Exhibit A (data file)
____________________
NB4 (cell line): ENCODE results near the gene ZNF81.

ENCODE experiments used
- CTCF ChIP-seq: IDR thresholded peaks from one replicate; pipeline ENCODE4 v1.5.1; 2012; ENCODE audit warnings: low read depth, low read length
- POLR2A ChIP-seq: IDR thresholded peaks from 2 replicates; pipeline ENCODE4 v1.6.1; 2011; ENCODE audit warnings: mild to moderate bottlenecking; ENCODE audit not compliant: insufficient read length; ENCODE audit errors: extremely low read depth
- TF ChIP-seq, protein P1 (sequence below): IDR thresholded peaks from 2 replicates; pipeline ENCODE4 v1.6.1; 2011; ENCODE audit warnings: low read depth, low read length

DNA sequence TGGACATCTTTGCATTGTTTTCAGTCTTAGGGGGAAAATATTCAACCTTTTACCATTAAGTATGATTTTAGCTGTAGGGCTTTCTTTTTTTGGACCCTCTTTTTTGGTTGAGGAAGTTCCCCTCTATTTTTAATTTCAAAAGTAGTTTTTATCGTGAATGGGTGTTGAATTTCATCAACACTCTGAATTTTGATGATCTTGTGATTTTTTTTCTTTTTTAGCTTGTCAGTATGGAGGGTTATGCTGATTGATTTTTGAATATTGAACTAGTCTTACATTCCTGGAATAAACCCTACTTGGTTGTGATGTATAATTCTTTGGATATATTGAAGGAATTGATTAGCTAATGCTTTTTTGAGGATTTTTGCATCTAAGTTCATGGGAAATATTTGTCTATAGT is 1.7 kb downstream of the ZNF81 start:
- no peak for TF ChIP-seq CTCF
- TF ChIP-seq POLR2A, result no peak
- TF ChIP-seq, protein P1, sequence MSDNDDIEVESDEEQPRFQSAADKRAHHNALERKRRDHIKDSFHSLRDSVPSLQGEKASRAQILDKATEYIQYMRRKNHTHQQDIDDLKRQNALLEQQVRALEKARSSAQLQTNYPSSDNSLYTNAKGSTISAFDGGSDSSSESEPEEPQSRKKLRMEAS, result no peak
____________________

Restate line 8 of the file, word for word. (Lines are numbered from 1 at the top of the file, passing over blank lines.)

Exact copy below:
- TF ChIP-seq POLR2A, result no peak